First study into LNG carrier methane emissions wrapped up
Queen Mary University London, with support from the Collaboratory to Advance Methane Science (CAMS) and Enagas SA, conducted a first-of-its-kind study to directly measure methane emissions of an operating liquid natural gas (LNG) vessel.
Results from the study will provide critical data-driven insights into the greenhouse gas (GHG) profile of LNG carriers to identify opportunities for environmental performance improvement.
Researchers collected comprehensive direct measurements aboard the Cheniere-chartered newbuild GasLog Galveston during a round-trip voyage from Cheniere’s Corpus Christi liquefaction facility to a discharge port in Europe, the Collaboratory to Advance Methane Science said in its statement.
Data gathered during the voyage included measurements of engine exhaust as well as fugitive emissions. The results of the comprehensive study are expected to be released in a peer-reviewed journal.
“This project comes at a critical time, with policymakers seeking to understand both how to regulate industry and ensure that climate targets are met. Accomplishing this will depend on ensuring transparent, emissions-related data is available and lessons learned from studies such as this are implemented,” said Paul Balcombe, lecturer in Chemical Engineering and Renewable Energy at Queen Mary University and the lead researcher for the study.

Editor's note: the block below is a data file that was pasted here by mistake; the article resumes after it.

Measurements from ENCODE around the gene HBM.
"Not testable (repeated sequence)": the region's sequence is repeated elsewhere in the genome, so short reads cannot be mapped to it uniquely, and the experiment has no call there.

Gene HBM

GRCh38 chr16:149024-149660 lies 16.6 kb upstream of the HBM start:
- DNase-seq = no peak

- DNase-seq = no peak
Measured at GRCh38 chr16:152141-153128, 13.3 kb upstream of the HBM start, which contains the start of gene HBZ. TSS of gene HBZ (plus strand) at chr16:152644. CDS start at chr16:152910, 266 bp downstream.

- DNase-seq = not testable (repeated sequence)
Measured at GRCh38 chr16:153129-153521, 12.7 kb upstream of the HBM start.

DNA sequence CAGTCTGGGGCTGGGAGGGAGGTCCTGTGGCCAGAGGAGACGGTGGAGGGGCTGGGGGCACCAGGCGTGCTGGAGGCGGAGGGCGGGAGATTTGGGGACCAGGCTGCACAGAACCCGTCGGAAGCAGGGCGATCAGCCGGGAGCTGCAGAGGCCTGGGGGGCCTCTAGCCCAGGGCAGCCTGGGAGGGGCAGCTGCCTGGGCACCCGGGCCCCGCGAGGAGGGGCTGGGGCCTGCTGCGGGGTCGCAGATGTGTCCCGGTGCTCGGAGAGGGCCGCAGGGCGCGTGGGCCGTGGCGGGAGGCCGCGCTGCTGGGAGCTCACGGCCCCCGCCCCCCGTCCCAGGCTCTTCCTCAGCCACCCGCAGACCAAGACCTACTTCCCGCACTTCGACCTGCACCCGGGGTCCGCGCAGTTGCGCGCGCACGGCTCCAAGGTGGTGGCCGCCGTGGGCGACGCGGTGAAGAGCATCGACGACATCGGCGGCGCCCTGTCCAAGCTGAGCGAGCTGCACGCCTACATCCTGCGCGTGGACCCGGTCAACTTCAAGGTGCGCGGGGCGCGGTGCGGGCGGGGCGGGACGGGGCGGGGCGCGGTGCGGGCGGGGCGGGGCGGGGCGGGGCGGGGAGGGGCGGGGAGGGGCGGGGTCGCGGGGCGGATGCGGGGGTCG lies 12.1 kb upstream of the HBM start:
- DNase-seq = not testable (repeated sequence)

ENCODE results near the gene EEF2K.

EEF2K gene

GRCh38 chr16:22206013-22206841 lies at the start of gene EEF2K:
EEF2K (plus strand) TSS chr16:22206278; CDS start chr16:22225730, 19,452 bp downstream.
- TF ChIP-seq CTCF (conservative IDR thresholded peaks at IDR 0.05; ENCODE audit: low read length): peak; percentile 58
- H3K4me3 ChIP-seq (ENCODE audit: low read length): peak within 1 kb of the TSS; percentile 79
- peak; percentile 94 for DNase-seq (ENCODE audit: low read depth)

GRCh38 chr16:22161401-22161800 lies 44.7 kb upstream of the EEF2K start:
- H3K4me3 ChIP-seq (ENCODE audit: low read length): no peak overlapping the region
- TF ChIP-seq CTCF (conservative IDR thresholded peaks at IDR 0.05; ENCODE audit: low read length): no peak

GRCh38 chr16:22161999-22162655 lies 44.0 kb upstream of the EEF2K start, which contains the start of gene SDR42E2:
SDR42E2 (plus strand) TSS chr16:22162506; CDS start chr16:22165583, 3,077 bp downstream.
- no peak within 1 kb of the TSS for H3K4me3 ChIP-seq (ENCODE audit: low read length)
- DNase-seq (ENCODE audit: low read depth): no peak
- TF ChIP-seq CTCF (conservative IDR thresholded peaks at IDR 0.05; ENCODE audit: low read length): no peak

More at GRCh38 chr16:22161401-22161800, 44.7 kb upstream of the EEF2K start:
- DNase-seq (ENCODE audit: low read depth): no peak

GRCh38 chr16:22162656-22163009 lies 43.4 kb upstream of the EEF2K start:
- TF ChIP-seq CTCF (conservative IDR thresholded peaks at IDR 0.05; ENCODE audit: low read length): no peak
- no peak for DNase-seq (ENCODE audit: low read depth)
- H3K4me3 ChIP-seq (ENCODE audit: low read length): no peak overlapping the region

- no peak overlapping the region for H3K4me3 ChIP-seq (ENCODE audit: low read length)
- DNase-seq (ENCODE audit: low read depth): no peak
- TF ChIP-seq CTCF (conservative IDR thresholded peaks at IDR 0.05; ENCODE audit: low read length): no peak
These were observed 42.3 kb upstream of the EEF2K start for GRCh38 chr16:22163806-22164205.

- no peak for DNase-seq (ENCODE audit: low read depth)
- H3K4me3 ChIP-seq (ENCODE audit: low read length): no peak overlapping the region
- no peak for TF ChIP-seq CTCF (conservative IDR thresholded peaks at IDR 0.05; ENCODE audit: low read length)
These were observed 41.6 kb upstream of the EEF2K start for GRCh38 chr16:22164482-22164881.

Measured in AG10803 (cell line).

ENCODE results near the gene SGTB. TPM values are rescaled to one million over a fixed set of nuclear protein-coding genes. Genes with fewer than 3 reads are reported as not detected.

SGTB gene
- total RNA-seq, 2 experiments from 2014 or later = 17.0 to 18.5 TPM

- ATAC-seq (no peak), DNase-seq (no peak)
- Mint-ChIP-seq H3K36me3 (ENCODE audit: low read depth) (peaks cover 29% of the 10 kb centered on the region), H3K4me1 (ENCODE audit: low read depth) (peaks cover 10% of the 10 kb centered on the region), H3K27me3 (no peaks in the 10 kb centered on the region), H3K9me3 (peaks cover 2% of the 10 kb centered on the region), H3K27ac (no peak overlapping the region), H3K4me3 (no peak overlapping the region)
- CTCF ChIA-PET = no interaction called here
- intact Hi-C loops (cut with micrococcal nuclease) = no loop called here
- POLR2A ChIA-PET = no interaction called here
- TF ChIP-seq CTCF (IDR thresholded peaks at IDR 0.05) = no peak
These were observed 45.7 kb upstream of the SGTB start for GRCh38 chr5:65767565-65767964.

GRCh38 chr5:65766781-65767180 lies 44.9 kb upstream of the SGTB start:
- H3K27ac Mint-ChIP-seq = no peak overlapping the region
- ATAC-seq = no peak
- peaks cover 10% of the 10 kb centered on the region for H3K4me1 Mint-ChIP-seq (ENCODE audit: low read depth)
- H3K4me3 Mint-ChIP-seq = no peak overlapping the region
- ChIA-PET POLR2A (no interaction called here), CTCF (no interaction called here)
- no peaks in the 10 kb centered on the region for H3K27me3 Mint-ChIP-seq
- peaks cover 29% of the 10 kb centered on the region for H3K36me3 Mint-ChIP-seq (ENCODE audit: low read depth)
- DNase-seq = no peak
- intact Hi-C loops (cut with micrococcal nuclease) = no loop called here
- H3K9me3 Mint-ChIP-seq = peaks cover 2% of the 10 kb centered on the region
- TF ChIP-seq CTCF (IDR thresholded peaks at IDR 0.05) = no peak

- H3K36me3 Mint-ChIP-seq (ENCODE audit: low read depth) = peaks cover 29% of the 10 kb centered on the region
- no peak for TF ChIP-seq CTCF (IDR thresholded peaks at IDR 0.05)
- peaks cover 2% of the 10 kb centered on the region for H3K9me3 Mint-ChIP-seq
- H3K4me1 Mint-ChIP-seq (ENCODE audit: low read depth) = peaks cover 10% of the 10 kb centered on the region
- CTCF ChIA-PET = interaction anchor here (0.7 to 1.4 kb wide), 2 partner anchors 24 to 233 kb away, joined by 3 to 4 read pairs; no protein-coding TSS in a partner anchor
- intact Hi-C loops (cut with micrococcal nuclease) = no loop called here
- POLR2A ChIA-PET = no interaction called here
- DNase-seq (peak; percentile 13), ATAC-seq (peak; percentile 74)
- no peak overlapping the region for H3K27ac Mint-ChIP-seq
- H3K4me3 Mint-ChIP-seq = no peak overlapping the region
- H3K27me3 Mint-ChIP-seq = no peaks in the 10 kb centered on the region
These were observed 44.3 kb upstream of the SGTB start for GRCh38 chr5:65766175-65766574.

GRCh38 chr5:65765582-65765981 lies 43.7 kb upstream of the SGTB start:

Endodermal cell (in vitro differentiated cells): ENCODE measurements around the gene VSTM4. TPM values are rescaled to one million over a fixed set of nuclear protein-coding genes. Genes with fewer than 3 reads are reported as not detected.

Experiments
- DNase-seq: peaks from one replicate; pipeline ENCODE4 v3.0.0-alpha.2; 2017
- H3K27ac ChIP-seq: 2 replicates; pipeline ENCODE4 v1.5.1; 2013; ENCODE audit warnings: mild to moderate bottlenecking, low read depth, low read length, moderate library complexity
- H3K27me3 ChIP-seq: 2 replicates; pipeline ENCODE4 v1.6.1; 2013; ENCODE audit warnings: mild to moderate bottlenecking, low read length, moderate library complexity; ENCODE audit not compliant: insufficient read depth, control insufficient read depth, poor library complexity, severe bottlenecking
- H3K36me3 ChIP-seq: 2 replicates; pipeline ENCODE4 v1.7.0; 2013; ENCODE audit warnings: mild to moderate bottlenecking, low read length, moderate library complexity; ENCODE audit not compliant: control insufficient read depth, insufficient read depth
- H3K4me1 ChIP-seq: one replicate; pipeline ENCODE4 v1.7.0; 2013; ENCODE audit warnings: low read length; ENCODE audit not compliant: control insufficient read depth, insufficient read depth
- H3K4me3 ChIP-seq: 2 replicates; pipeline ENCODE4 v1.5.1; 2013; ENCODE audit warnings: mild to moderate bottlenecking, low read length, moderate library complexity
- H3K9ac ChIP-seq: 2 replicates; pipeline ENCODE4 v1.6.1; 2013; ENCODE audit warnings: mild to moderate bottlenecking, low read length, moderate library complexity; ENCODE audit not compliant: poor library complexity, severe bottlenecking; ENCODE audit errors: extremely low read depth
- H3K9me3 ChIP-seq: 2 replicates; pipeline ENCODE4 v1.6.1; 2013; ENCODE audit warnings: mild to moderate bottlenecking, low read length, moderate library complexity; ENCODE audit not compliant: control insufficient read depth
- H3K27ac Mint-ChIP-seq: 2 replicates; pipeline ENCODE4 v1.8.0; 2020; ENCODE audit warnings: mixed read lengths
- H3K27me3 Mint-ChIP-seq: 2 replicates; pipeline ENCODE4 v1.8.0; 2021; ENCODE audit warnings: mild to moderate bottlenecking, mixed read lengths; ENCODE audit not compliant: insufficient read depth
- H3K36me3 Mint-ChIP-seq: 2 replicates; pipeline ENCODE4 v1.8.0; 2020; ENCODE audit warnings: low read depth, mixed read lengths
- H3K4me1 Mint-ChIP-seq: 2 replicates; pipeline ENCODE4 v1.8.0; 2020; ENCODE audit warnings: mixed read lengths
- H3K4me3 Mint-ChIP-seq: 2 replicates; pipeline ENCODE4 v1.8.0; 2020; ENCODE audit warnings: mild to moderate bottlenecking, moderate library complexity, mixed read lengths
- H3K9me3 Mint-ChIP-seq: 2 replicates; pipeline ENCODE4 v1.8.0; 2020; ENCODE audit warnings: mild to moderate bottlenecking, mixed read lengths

“LNG shipping is an area where Cheniere and fellow CAMS co-founders believe there is potential for real progress on measuring and reducing methane emissions,” said Anatol Feygin, executive vice president and CCO for Cheniere. “This important work is consistent with our commitment to enhance the transparency around the emissions profile of the LNG value chain and robust scientific results are important data points to guide future mitigation strategies.”
Gas assets general manager at Enagás, Claudio Rodríguez, added, “Enagás is intensively working in the detection and quantification of methane within its assets to minimize emissions.”
“We believe improving the accuracy of the emissions data along the gas value chain is critical, and this first-of-its-kind study will shed light on methane emissions associated with the logistic supply chain – informing us of our greatest prospects for development,” Rodrigez said.